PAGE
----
4 Important details about HIPAA compliance

Getting your practice up to code when it comes to Health Insurance Portability and Accountability Act (HIPAA) regulations can seem challenging upon first glance, but knowing where your IT efforts must be prioritized is the first step. In this article, we’ll zero in on four of the most critical items you must look into to become HIPAA-compliant.

1. Whether it be on-premises, on the cloud, or both, data storage must be HIPAA-compliant

Electronic protected health information (ePHI) and any sensitive documents like billing records, appointment information, and test results must be stored in HIPAA-compliant devices and servers. More specifically, your devices and services should have multiple layers of security, including endpoint protection software, encryption systems, and strict access controls.

Healthcare providers tend to prefer building their own data centers since they won’t require internet connectivity to access on-premises data storage. However, storage space may be limited, so the cloud is viable, especially for less sensitive ePHI. When choosing cloud-based storage for your EHRs, make sure that you and your service provider meet HIPAA requirements.

2. Data must be secured while providing telehealth and mHealth services

If your practice has invested in or is thinking about investing in telehealth or mobile health (mHealth), then you need to make sure that the tech you utilize is HIPAA-compliant. While most telehealth technologies are HIPAA-approved, one or two additional measures may be required for complete compliance. For example, you may need to utilize encryption in transit to prevent man-in-the-middle attacks during virtual consultations. An IT specialist should have no problem making sure your telehealth solution is up to code.

On the other hand, mHealth may be a little more problematic, as it is a new and constantly changing field. Your best bet is to consult with an expert to make sure that you’re following all the necessary regulations when providing mHealth services.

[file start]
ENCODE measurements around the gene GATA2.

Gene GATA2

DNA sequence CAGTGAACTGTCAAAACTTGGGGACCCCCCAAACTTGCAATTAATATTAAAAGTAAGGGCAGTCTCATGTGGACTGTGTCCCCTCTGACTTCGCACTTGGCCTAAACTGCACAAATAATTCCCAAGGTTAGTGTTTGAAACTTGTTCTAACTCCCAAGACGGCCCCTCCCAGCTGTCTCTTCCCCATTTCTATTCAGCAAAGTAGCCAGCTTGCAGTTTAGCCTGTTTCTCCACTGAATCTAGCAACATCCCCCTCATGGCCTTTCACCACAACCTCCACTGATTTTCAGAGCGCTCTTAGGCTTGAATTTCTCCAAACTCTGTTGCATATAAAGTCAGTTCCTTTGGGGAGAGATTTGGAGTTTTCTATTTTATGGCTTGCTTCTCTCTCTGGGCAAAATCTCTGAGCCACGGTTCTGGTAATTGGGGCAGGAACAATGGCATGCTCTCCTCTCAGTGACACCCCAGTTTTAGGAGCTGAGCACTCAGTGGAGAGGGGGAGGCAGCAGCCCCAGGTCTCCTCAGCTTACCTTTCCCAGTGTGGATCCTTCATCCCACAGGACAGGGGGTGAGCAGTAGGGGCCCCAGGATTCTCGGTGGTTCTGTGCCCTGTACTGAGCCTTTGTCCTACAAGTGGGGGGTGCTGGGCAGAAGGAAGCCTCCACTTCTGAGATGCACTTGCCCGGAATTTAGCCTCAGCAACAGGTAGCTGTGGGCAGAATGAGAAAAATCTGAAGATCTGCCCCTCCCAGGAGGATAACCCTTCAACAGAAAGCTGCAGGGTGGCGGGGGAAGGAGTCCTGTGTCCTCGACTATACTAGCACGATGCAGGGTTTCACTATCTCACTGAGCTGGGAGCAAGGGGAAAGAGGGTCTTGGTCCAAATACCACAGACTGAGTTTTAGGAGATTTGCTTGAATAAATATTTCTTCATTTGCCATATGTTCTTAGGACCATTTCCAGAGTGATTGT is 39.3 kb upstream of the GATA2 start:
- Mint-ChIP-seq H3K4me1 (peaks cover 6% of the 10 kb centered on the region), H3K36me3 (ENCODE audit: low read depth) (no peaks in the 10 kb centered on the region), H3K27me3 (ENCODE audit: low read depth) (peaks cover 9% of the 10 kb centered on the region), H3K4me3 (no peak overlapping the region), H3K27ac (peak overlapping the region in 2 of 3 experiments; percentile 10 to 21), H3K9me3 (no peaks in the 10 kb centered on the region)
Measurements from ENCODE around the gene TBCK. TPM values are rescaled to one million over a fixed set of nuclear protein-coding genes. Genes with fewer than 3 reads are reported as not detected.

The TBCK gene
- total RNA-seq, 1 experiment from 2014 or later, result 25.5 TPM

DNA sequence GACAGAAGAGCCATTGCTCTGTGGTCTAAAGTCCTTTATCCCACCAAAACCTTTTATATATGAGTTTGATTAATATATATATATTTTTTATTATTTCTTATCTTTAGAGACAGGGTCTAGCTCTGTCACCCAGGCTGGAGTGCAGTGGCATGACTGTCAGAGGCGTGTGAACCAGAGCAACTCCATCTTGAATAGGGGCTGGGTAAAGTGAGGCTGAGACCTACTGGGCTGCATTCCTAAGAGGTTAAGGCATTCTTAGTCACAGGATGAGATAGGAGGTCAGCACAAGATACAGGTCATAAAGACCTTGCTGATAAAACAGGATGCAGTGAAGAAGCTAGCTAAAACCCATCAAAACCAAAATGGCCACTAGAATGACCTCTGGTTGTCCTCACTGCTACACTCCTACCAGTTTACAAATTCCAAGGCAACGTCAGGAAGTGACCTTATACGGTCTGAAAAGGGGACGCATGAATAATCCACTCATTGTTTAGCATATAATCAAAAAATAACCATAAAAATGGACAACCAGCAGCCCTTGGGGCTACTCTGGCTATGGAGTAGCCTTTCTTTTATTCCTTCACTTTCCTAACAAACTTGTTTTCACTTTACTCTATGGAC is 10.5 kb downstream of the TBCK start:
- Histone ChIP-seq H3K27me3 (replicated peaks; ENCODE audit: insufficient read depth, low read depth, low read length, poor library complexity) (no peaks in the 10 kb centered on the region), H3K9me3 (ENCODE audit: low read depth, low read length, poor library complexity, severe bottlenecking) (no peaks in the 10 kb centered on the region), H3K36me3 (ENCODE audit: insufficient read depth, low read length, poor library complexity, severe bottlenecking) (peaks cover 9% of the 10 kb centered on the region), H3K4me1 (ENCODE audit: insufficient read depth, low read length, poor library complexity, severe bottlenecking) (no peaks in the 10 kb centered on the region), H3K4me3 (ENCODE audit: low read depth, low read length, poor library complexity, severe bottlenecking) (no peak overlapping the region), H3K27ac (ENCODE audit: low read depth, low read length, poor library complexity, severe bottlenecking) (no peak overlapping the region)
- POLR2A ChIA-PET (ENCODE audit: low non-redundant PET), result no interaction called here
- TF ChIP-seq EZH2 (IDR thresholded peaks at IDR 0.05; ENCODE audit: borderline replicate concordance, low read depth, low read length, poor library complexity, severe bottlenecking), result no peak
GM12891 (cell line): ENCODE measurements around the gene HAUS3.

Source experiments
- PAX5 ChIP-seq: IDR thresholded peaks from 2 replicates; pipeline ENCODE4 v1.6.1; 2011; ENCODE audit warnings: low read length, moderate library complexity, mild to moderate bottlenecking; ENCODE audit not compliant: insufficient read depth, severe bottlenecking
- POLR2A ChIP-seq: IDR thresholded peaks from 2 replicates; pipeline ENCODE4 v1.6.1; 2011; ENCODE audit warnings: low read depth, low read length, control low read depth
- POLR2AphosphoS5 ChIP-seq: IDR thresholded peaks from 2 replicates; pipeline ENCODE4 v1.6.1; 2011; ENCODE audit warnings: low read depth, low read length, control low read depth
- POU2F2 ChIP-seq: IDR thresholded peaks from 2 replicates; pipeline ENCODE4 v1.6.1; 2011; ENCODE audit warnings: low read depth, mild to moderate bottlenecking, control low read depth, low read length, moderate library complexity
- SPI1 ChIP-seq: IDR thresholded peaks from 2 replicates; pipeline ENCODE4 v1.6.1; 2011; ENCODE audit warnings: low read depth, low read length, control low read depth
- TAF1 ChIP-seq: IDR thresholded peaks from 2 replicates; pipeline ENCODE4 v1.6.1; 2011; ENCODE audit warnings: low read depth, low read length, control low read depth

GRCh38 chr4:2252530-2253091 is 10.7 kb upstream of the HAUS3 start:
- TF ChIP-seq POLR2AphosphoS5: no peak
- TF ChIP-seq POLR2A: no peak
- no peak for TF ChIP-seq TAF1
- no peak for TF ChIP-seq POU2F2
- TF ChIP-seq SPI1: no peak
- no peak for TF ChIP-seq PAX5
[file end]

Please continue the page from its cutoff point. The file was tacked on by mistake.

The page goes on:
3. Healthcare business associates must also be HIPAA-compliant

Conforming to HIPAA regulations is not just limited to medical practices, healthcare clearinghouses, and health plan organizations. Any business that has access, electronic or otherwise, to PHI is also required by law to be HIPAA-compliant. This includes any accounting or law firms you work with that may already be accessing your files electronically to carry out work.

To avoid any potential trouble for your practice or its partners, it is best to ask them if they are HIPAA-compliant before partnering with them. If they aren’t, do not grant them data access privileges.

4. Your protected health information (PHI) notice must be available online

If your practice has a website, HIPAA rules dictate that your website must contain a copy of your updated PHI notice for patients to access. This notice informs patients of their rights with regard to their health information. If this information is not currently posted on your website, rectify this as soon as possible to avoid any problems.

Still not sure if you’re 100% HIPAA-compliant? Our team of experts can run the necessary risk analysis and identify areas of your technology that may not be in line with current regulations. Just give us a call today.

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Safeguard PHI with these tips